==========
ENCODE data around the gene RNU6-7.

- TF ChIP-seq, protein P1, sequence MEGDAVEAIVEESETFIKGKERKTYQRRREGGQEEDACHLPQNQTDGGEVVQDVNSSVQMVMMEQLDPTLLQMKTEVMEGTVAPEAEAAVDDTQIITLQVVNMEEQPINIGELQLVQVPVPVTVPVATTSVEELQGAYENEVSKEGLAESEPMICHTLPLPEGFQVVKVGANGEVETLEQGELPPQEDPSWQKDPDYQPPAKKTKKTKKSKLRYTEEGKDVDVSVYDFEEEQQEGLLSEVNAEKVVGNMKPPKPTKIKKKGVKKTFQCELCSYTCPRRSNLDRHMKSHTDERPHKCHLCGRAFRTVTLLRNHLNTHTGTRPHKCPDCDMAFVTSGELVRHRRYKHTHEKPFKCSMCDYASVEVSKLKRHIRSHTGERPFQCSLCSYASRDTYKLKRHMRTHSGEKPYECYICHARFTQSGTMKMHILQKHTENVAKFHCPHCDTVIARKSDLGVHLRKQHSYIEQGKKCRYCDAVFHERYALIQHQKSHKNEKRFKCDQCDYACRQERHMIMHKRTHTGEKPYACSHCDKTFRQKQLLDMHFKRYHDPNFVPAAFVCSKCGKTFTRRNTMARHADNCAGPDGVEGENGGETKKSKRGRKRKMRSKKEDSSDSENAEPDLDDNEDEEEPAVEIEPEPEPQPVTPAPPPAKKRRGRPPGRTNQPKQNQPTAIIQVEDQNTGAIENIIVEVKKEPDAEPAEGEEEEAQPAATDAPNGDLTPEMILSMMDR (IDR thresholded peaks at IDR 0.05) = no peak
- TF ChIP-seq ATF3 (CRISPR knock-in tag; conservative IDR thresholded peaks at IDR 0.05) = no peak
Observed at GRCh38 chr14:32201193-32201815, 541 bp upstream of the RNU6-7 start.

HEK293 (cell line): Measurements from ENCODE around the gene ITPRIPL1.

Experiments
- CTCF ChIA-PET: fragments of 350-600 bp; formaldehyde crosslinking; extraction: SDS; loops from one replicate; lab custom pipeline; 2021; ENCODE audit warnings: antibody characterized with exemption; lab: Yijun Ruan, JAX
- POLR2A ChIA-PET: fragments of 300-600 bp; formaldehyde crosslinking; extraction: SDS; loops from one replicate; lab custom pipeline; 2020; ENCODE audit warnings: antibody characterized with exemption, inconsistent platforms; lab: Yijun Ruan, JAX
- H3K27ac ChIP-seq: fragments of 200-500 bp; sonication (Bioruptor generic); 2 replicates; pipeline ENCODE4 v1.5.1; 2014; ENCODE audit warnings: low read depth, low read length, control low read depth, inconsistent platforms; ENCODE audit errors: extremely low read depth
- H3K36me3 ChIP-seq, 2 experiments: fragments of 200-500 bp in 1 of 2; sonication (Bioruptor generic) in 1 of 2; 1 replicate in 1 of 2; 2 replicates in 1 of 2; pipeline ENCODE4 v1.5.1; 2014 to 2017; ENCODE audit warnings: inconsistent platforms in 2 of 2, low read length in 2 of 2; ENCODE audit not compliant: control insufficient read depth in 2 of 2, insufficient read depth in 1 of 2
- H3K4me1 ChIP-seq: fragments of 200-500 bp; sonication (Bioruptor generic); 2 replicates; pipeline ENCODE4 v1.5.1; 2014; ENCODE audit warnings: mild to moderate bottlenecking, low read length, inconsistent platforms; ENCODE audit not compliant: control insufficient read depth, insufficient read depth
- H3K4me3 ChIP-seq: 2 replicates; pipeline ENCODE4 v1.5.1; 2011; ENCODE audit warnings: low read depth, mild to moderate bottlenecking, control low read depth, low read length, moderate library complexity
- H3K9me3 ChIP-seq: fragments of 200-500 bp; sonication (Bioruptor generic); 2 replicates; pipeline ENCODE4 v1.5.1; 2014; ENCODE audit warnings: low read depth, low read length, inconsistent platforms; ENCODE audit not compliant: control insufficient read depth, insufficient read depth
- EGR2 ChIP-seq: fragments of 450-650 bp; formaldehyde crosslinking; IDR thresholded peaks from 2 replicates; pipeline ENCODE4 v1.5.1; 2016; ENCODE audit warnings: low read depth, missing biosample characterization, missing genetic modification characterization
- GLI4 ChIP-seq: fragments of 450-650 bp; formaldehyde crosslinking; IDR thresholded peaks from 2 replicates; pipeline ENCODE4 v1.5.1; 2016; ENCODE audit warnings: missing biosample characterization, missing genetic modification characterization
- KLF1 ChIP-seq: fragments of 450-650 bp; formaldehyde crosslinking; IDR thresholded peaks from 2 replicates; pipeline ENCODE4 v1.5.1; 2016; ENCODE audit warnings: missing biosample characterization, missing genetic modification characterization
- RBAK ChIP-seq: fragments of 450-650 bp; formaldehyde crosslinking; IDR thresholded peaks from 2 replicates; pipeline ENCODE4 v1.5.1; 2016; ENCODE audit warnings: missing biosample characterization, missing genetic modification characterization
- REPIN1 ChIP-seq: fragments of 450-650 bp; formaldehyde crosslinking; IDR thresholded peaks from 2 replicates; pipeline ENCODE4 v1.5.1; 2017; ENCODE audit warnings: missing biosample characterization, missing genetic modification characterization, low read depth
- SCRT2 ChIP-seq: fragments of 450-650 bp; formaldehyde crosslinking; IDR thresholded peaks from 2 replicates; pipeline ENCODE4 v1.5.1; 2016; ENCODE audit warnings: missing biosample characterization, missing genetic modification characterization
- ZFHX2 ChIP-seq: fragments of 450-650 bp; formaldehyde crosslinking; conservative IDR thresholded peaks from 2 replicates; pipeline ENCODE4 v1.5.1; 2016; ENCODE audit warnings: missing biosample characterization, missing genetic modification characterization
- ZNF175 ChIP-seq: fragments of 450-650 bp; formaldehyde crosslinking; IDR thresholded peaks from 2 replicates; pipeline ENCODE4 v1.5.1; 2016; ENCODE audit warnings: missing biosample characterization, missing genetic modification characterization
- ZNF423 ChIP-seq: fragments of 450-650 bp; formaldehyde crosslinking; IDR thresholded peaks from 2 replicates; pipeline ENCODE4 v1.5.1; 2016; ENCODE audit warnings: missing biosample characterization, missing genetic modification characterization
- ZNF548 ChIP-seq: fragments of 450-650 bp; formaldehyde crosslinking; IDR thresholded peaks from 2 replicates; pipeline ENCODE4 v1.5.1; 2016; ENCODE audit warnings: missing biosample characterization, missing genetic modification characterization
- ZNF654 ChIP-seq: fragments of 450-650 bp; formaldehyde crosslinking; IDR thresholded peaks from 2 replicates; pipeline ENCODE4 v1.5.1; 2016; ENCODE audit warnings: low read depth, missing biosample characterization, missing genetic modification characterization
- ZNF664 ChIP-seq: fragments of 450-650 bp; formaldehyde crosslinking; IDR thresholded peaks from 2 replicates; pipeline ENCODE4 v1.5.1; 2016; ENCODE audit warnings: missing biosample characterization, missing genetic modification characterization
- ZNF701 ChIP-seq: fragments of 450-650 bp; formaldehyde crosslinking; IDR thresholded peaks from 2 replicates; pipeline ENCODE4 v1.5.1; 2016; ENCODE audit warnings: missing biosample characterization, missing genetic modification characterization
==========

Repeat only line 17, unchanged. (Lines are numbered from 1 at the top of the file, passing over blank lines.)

- RBAK ChIP-seq: fragments of 450-650 bp; formaldehyde crosslinking; IDR thresholded peaks from 2 replicates; pipeline ENCODE4 v1.5.1; 2016; ENCODE audit warnings: missing biosample characterization, missing genetic modification characterization